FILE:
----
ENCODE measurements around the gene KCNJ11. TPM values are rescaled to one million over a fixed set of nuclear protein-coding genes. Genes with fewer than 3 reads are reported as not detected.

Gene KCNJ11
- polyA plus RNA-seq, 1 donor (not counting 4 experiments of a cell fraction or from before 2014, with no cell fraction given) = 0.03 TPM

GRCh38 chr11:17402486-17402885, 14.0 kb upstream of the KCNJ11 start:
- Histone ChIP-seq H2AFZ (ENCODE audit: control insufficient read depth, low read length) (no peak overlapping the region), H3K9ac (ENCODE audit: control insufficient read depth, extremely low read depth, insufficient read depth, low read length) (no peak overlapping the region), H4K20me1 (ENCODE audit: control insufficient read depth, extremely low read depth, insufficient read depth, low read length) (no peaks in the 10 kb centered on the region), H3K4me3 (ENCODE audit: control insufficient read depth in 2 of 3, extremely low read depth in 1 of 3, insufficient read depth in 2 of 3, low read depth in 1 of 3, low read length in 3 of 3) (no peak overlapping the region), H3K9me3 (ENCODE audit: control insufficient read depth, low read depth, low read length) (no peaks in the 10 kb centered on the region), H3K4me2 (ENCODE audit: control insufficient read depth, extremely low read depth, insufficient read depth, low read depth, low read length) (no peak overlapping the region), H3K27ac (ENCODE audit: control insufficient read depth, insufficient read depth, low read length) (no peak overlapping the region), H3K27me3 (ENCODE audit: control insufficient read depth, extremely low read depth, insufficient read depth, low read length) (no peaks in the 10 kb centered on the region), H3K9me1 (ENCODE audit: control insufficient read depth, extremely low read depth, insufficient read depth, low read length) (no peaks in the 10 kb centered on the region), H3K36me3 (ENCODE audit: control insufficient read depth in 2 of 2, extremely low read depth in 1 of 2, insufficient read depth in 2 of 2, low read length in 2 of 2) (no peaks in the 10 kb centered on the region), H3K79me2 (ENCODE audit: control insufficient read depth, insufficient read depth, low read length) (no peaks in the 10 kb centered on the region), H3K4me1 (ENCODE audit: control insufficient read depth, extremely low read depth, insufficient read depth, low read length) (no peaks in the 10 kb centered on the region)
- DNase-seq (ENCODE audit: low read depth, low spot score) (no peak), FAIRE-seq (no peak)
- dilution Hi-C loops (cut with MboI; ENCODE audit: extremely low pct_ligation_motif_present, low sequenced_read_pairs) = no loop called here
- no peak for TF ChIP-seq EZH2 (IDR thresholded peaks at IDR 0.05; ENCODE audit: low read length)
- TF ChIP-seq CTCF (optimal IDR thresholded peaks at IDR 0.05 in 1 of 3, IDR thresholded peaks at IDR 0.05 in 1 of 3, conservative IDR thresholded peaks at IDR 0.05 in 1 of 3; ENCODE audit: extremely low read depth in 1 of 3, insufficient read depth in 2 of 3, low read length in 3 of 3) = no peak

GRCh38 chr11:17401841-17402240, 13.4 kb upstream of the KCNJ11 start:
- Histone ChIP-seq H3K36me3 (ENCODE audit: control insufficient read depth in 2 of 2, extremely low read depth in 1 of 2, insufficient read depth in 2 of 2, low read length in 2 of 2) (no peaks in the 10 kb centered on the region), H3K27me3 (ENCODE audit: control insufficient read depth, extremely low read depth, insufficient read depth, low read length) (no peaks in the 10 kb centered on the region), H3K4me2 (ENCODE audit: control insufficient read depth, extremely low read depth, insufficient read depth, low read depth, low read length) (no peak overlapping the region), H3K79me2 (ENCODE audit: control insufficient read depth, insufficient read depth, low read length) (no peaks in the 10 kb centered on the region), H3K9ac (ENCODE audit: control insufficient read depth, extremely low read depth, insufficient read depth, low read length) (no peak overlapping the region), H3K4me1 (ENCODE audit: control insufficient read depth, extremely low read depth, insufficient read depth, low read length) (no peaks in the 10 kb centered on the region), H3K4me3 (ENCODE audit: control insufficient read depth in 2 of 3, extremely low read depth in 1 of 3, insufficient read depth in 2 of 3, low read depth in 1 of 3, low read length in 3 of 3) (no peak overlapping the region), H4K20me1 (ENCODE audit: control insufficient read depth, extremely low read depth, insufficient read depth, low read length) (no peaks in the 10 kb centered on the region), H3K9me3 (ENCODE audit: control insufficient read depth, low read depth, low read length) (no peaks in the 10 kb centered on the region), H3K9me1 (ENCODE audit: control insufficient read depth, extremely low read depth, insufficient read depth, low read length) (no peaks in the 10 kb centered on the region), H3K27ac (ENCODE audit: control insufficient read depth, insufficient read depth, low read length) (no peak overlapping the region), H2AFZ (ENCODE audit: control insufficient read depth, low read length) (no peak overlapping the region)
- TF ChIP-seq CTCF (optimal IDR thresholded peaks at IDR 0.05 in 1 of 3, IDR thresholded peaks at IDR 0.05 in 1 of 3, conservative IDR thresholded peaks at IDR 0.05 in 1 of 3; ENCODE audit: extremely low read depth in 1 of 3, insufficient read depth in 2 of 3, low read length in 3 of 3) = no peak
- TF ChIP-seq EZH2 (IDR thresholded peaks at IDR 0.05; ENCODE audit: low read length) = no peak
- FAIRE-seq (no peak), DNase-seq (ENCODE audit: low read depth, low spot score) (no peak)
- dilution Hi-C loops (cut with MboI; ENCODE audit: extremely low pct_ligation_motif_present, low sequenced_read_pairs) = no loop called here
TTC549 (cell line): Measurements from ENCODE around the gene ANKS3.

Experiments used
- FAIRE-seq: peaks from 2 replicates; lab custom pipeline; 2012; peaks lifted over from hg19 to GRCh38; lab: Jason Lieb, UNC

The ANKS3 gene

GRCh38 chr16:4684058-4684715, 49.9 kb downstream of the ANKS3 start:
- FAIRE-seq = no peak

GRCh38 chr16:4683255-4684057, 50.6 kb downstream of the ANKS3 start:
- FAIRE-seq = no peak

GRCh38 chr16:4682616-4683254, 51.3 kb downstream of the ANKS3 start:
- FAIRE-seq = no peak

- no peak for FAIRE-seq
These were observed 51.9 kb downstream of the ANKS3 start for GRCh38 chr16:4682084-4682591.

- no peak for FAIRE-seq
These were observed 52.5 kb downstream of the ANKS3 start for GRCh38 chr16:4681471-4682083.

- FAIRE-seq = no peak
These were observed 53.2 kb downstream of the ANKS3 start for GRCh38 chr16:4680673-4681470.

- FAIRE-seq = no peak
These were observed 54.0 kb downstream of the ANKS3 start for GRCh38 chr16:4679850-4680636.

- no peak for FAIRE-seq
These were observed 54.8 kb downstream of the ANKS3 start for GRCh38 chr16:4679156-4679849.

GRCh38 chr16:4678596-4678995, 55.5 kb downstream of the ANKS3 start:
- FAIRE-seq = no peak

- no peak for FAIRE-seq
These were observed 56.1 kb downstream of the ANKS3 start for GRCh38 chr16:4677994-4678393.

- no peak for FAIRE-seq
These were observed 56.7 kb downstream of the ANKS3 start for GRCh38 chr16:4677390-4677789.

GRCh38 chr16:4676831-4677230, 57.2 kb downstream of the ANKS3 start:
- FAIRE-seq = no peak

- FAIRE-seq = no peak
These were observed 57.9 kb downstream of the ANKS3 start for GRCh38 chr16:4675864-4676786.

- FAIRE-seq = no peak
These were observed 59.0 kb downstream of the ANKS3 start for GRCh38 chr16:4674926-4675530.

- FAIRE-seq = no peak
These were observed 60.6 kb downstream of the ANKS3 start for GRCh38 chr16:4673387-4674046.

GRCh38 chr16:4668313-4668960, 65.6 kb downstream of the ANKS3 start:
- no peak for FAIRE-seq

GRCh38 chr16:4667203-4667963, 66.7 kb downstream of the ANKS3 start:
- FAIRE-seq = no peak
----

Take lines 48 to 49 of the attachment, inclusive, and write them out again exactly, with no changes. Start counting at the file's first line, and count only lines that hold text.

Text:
- FAIRE-seq = no peak
These were observed 60.6 kb downstream of the ANKS3 start for GRCh38 chr16:4673387-4674046.